Since as early as the 1970s, plans have been in place for a Western Wake Expressway around the bustling city of Raleigh, NC. This morphed into a 70-mile Interstate-grade beltway, known as the Raleigh Outer Loop, which will encompass Raleigh and the towns of Apex, Cary, Garner and Morrisville. To complete it, there will be three other segments in addition to the expressway.
NCDOT issued a $460-million contract for completing the western segment of the Raleigh Outer Loop to Raleigh-Durham Roadbuilders, a joint venture between Archer Western Contractors and Granite Construction. The newly constructed Western Wake Expressway will be a toll road once completed.
The Lane Construction Corp., based in Cheshire, CT, was subsequently awarded the $30 million contract to pave an approximately 14-mile stretch of the Western Wake Expressway running from Cary and looping south to Apex. “We were responsible for laying asphalt, which will seal the sub-grade before a finish course of concrete is placed,” notes Ryan Graham, project engineer.
Technology helps coordination
Lane dedicated a 12-worker paving crew, surveyor, project engineer and superintendent to the project. “We understood that the quality of the finished road surface is dependent upon the quality of the subgrade,” Graham says. “That’s why our asphalt paving quality was critical.”
Lane Construction was not only required to produce top-shelf asphalt paving but to coordinate well with the other contractors on the project. “With the help of Trimble technology, we had no problem keeping pace with the contractor establishing the stabilized dirt sub-grade,” Graham states. “We used the Trimble PCS900 3D paving control system on our paver, supported by four SPS930 universal total stations.”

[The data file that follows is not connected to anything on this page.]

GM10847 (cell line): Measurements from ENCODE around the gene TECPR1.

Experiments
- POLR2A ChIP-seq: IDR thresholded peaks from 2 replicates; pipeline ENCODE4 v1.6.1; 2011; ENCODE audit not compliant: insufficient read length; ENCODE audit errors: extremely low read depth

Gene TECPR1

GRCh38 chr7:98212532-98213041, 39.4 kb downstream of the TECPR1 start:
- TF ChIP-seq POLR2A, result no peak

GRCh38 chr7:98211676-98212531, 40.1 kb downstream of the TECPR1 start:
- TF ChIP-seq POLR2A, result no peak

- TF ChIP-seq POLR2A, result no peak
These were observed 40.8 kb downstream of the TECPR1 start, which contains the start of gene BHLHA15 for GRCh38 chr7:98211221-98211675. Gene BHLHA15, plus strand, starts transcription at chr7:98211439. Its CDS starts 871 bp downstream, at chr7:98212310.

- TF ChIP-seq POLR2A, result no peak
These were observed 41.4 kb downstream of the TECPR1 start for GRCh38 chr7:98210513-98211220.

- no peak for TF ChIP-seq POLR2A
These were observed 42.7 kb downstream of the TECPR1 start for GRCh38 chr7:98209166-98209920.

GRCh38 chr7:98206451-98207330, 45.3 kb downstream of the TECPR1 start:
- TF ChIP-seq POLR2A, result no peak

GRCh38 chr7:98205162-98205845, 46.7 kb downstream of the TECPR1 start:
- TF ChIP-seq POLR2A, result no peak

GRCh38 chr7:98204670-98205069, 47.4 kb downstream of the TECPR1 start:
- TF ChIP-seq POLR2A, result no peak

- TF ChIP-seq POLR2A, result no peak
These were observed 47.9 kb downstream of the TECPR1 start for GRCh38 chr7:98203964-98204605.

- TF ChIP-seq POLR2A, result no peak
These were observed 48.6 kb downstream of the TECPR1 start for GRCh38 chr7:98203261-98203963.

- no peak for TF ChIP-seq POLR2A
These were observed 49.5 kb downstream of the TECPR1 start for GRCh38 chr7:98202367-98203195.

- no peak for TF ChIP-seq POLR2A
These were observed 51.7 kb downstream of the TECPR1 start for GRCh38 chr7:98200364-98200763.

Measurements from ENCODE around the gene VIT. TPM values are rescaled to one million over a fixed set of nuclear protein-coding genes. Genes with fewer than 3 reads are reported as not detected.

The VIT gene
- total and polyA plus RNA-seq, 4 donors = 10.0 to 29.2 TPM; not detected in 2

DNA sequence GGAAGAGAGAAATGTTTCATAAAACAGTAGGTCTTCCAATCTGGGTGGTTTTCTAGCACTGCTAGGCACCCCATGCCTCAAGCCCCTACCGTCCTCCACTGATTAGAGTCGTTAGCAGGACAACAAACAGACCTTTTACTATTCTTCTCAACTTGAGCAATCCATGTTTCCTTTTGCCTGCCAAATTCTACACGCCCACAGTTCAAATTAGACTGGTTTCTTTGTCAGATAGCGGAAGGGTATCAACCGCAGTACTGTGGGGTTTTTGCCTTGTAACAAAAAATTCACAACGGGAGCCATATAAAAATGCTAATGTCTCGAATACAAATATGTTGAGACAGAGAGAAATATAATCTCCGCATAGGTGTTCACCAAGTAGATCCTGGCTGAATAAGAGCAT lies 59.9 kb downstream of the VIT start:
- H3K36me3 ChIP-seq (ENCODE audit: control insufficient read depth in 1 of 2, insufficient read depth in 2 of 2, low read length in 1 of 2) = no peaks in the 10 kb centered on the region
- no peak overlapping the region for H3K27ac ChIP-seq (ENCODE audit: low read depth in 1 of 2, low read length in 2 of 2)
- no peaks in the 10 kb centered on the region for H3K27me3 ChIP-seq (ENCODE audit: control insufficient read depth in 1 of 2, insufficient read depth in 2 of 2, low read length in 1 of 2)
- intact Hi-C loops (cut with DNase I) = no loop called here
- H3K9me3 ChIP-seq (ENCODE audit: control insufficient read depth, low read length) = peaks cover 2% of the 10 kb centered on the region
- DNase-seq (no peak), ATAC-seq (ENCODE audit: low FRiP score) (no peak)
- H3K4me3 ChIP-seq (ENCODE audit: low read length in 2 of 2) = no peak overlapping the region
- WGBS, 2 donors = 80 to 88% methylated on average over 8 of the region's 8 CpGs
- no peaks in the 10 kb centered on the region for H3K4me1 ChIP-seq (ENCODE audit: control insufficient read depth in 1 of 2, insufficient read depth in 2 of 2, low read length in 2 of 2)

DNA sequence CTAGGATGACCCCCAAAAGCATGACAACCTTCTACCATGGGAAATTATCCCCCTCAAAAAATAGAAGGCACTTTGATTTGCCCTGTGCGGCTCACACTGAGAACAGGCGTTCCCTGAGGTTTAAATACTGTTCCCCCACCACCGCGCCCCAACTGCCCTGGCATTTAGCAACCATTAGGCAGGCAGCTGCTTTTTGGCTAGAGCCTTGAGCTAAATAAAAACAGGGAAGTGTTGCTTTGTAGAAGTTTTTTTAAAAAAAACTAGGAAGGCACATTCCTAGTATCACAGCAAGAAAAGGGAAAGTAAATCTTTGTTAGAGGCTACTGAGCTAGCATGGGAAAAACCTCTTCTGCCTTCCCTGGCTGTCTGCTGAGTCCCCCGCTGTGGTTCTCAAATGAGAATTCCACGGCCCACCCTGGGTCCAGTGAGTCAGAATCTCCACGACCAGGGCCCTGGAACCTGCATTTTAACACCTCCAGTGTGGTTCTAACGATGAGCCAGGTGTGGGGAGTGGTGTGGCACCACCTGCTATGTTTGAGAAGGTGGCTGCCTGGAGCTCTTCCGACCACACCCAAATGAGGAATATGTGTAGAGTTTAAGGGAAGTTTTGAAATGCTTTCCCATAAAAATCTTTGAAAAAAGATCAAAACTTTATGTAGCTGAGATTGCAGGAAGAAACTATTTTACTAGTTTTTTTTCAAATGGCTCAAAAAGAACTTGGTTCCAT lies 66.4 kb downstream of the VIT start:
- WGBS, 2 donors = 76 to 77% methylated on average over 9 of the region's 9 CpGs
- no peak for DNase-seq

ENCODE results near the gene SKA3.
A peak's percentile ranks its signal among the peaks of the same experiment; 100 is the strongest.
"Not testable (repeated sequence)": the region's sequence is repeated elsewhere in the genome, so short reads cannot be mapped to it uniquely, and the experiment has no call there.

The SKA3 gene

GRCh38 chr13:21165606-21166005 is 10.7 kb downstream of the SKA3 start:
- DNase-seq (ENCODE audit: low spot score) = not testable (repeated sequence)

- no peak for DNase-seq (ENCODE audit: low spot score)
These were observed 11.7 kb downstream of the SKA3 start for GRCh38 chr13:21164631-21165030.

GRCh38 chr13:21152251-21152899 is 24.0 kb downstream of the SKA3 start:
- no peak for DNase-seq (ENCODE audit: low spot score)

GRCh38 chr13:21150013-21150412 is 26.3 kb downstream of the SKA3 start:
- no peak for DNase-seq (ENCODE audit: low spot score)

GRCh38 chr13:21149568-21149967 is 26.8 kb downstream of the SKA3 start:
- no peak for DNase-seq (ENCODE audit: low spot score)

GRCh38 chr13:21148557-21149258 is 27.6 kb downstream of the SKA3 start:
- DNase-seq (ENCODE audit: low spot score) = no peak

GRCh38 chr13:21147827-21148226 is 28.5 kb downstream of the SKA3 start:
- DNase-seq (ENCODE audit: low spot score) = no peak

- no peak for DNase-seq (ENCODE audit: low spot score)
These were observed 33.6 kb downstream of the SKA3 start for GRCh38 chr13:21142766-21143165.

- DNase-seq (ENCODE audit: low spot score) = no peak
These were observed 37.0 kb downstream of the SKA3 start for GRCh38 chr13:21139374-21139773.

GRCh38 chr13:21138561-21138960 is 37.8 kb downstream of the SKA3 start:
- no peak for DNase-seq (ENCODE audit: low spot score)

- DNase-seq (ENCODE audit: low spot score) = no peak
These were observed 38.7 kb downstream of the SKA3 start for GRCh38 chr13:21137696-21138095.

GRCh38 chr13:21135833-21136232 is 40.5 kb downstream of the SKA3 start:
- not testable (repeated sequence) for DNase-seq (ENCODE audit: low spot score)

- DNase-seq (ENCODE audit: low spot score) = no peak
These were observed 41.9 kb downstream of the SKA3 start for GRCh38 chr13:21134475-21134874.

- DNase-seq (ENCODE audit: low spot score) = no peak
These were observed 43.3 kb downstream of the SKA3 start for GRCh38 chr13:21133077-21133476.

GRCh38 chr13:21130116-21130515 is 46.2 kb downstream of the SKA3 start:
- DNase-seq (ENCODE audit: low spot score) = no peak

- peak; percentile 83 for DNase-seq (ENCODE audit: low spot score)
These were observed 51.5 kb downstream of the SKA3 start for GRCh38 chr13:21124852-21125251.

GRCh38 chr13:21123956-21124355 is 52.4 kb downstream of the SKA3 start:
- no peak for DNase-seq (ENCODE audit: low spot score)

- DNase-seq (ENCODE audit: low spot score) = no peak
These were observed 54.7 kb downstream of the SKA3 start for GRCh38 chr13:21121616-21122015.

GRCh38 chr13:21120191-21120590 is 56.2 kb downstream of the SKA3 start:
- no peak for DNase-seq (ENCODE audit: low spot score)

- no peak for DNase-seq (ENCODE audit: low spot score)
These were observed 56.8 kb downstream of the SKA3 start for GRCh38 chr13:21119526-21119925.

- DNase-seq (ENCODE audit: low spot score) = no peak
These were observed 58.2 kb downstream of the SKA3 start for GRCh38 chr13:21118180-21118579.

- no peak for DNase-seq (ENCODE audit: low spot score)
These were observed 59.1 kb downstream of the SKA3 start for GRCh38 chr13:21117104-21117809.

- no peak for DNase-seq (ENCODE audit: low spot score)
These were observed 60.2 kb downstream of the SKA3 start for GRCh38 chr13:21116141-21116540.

Lane’s fleet includes a Roadtec RP-190 10-ft. rubber-tire asphalt paver with a hydraulically extendable vibratory screed that can pave as wide as 24 ft. with extensions. The paver was equipped with the PCS900 3D paving control system.
Since the project was fairly complex, with Y-lines, frontage roads and numerous exits and on-ramps, Graham used the total stations to more accurately measure position, cross slope and heading of the screed to automatically handle the transitions, super-elevated curves and frequently changing cross slopes. Two of the total stations were also used to grade check the laid mat to confirm accuracy.
“The contract called for the placement of 200,000 tons of asphalt, so we wanted to minimize waste and ensure accuracy across the three-lane highway,” Graham says. “We were looking at two 12-ft. lanes and a 14-ft. lane and all of the on-ramps and off-ramps and acceleration lanes, as well. The expressway widens out to four lanes temporarily in sections, expanding from 38 to 48 ft. wide.”
3D helps with smoothness
The PCS900 paving control system is a 3D automatic screed control system for paving in a stakeless environment. Smoothness is said to be improved because the machine is automatically implementing the design.
“The Trimble technology helped us immensely since our tolerances were very tight,” says Graham. “Technically, if we were more than 1/8-in. too high, we would have to go back and mill, and if we were 1/4-in. too low, we would have to pay for the extra concrete. So we had 3/8 in. of wiggle room. I don’t want to even think about it, but our milling and concrete costs would be substantial without the Trimble systems, just because the road was that complex.”
Lane Construction has complete capability internally to build digital 3D models. “Our company works on $1 billion worth of work annually, so we have 10 model builders on staff,” says Joe Grenier, GPS manager for Lane Construction. “We invested the time up front to topo the existing conditions every 25 ft. and compared that topo to the theoretical finish grade, and then added in the compaction factor of the asphalt. We created what we call an ‘un-compacted model’ to ensure we could hit within that 3/8-in. tolerance.”